6 April 1776

The voyage northward following the raid on New Providence was routine. An hour into the midnight watch on 6 April 1776, however, the situation changed ; two unidentified sails were sighted to the southeast. All hands were called to quarters as the distance closed, and it became clear that one of the vessels was a ship of considerable size. She proved to be the Glasgow, a 20-gun ship of the Royal Navy, accompanied by her tender. On board the Alfred, Marine Captain Samuel Nicholas was roused out of bed and his company ordered to assemble. Once collected and outfitted for action the Marines were divided into two groups; one group under First Lieutenant Matthew Parke taking the main deck, and the other under Captain Nicholas and Second Lieu­tenant John Fitzpatrick manning the quarter deck. As the Cabot reeled away under the weight of the Glasgow’s cannon, the Alfred was brought into action. In one of the first ex­changes, Captain Nicholas’ second lieutenant, John Fitzpatrick, was felled by a musket ball. “In him,” Nicholas later wrote , “I have lost a worthy officer, sincere friend and companion, that was beloved by all the ship’s company.” After several more broadsides a lucky shot from the Glasgow carried away the Alfred’s wheel block and lines making the ship unmanageable and causing her to broach to. As her crew at­tempted to bring her under control other ships of the fleet managed to work their way into the fight before the Glasgow turned about and made all possible sail for Newport harbor, her stern guns firing all the while.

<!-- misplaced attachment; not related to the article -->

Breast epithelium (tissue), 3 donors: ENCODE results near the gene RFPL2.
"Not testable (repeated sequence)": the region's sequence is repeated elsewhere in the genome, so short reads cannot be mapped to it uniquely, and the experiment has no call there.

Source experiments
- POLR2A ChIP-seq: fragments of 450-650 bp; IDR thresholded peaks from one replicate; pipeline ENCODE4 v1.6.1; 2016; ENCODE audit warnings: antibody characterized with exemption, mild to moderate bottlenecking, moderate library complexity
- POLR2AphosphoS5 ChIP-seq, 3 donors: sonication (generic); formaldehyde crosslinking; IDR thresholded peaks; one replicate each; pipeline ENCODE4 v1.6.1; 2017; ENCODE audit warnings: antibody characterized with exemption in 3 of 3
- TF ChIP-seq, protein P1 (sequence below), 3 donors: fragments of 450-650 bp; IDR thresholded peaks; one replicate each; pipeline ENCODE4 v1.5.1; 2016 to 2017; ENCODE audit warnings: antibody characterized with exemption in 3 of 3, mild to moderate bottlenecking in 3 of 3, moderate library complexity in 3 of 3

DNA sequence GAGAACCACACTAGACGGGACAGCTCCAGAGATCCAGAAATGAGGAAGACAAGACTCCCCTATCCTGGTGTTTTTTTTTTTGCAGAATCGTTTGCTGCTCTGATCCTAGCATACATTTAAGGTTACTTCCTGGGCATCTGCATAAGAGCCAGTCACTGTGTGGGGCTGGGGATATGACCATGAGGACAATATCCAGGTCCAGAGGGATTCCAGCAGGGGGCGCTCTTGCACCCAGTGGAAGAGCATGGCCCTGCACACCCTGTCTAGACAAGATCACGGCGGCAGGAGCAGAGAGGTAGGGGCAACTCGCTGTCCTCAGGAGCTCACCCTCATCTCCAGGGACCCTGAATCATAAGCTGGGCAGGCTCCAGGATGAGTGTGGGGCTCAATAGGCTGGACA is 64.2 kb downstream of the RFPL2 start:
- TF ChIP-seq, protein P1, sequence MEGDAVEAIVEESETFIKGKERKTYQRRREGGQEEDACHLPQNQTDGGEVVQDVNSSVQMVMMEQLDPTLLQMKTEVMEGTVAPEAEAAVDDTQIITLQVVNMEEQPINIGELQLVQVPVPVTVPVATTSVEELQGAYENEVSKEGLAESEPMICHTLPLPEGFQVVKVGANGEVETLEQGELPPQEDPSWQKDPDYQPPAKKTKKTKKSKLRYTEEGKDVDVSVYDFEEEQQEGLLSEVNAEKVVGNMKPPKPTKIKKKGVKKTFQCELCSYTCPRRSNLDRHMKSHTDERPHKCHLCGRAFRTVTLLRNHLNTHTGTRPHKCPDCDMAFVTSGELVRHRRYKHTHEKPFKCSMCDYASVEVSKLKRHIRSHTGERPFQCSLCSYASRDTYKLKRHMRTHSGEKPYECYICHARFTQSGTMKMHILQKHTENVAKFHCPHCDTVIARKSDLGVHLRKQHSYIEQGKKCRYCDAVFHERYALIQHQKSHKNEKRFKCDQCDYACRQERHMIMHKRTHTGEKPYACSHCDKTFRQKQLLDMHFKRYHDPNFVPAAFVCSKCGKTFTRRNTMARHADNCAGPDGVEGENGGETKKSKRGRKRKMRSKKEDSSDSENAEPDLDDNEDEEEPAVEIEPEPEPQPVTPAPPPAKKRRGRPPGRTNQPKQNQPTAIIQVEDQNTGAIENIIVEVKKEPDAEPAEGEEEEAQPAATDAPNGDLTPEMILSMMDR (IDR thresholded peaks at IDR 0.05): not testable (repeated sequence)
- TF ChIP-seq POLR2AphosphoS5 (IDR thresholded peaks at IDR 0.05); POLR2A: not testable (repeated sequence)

Published by Michael Carver

My goal is to bring history alive through interactive portrayal of ordinary American life in the late 18th Century (1750—1799) My persona are: Journeyman Brewer; Cordwainer (leather tradesman but not cobbler), Statesman and Orator; Chandler (candle and soap maker); Gentleman Scientist; and, Soldier in either the British Regular Army, the Centennial Army, or one of the various Militia. Let me help you experience history 1st hand!

%d bloggers like this: